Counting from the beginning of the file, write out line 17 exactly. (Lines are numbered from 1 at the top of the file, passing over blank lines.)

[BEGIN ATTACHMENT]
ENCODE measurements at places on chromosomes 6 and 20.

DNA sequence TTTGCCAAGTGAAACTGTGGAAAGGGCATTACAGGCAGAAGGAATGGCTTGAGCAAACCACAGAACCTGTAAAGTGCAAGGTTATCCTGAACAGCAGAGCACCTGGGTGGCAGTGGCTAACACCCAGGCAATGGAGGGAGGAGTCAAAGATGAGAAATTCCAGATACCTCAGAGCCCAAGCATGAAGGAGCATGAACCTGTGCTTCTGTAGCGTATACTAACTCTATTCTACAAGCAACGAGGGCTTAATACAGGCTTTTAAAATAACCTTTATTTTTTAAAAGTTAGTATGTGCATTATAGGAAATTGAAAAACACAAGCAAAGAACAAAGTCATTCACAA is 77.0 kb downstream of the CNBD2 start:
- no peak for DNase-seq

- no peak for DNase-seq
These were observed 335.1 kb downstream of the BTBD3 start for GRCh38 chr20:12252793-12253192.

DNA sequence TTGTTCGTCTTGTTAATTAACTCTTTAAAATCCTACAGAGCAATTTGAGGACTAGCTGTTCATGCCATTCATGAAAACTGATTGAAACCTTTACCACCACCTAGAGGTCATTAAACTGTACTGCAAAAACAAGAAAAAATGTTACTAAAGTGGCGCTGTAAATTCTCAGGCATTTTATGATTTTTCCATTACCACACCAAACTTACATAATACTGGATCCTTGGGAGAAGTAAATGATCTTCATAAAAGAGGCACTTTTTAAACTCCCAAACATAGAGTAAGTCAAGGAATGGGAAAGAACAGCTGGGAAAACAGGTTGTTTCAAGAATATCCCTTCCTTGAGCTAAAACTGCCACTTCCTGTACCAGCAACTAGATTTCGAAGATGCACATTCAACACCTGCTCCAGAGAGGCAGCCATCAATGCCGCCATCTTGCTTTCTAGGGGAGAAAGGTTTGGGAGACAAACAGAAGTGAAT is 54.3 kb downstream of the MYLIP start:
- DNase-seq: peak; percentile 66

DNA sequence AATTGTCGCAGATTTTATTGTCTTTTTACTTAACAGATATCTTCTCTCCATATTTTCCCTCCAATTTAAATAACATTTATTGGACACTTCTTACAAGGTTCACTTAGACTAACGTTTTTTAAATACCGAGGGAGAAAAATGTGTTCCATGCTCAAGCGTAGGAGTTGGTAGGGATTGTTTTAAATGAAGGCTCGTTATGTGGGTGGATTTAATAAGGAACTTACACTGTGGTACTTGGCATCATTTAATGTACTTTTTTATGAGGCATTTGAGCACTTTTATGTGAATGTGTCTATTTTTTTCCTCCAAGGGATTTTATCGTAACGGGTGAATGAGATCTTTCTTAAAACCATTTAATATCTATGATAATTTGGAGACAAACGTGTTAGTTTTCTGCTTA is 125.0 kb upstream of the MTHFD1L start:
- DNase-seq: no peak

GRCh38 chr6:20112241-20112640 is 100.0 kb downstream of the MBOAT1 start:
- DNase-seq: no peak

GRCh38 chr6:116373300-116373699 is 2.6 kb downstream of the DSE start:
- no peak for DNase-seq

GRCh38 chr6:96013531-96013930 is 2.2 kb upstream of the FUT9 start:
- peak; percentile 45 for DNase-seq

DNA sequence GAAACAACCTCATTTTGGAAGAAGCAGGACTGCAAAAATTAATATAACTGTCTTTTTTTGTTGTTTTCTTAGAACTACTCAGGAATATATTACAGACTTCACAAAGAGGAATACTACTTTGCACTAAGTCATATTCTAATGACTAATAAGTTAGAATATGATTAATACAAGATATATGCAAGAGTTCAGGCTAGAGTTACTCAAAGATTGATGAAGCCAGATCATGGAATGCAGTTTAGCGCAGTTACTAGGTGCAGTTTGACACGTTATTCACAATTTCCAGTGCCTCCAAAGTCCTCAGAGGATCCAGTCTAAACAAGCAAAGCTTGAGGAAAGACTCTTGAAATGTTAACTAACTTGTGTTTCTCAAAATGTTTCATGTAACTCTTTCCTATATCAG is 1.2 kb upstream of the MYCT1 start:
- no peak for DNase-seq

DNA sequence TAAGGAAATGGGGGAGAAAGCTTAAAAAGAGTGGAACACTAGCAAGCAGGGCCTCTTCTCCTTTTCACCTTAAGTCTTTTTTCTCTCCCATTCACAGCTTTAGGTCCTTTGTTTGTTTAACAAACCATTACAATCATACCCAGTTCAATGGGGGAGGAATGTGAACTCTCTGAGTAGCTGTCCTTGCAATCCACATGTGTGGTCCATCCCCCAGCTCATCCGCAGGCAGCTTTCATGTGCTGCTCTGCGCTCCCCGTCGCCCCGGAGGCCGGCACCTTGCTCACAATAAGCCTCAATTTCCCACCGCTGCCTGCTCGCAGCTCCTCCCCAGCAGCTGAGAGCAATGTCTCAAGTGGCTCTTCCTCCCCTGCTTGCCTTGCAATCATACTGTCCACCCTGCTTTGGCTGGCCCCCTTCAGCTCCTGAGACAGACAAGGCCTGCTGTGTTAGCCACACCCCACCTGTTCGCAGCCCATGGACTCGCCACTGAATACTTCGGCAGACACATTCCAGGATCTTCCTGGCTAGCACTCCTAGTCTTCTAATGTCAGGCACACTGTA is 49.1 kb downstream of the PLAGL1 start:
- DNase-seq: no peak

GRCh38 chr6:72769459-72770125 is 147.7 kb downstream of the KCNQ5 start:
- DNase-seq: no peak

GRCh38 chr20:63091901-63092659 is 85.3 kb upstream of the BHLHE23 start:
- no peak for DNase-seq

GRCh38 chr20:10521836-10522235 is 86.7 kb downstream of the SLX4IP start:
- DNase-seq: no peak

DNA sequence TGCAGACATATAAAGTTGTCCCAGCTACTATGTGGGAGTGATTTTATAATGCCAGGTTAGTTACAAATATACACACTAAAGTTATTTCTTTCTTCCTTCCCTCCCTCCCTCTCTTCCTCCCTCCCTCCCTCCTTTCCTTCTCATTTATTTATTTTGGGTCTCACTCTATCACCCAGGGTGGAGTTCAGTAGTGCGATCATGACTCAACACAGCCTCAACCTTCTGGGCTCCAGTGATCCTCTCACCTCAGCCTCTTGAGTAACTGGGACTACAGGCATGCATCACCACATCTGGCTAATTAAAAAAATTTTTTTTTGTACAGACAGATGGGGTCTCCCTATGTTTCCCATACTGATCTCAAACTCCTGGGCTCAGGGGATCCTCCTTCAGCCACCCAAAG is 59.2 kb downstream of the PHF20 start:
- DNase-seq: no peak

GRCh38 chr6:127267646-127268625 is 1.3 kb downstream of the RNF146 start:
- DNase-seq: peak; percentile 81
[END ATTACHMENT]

- no peak for DNase-seq